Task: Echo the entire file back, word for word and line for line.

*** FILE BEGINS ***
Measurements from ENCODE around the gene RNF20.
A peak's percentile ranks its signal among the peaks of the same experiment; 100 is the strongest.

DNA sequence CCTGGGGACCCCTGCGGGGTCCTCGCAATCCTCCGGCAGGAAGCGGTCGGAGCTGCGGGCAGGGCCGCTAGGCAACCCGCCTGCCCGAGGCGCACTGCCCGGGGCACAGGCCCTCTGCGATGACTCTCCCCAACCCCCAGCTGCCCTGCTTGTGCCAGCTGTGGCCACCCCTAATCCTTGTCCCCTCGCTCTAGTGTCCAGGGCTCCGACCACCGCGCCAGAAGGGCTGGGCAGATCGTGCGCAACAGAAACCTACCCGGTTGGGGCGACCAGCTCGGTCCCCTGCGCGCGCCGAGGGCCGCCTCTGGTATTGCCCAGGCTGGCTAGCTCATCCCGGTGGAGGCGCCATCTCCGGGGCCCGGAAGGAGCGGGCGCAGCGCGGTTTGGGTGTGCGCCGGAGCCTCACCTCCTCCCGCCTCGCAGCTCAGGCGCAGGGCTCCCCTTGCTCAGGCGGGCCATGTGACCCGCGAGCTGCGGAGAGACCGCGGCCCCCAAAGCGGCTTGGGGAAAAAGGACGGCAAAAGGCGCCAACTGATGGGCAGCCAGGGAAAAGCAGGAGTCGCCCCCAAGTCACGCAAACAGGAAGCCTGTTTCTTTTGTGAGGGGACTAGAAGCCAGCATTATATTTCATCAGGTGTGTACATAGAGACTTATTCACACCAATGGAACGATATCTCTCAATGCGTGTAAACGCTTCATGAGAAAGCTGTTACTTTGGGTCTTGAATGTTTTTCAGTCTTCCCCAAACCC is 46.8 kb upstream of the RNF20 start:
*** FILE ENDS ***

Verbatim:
Measurements from ENCODE around the gene RNF20.
A peak's percentile ranks its signal among the peaks of the same experiment; 100 is the strongest.

DNA sequence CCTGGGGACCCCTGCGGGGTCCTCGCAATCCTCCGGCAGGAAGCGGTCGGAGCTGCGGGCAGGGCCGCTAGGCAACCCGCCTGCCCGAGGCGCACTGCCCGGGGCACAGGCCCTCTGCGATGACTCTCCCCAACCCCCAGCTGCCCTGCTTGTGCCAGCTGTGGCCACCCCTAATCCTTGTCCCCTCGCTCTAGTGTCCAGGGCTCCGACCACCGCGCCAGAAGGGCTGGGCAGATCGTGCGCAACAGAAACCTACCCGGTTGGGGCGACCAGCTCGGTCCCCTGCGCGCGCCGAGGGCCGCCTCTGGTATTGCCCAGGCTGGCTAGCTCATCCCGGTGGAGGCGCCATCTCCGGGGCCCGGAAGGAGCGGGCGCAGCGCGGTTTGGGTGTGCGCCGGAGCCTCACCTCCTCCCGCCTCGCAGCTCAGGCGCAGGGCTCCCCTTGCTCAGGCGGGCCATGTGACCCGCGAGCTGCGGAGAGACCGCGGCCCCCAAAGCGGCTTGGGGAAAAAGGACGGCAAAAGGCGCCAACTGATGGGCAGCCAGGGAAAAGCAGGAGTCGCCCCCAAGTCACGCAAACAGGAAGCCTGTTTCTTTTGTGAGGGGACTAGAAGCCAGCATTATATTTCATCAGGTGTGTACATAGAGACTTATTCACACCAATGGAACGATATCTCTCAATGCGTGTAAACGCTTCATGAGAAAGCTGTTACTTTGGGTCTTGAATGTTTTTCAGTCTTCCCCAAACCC is 46.8 kb upstream of the RNF20 start: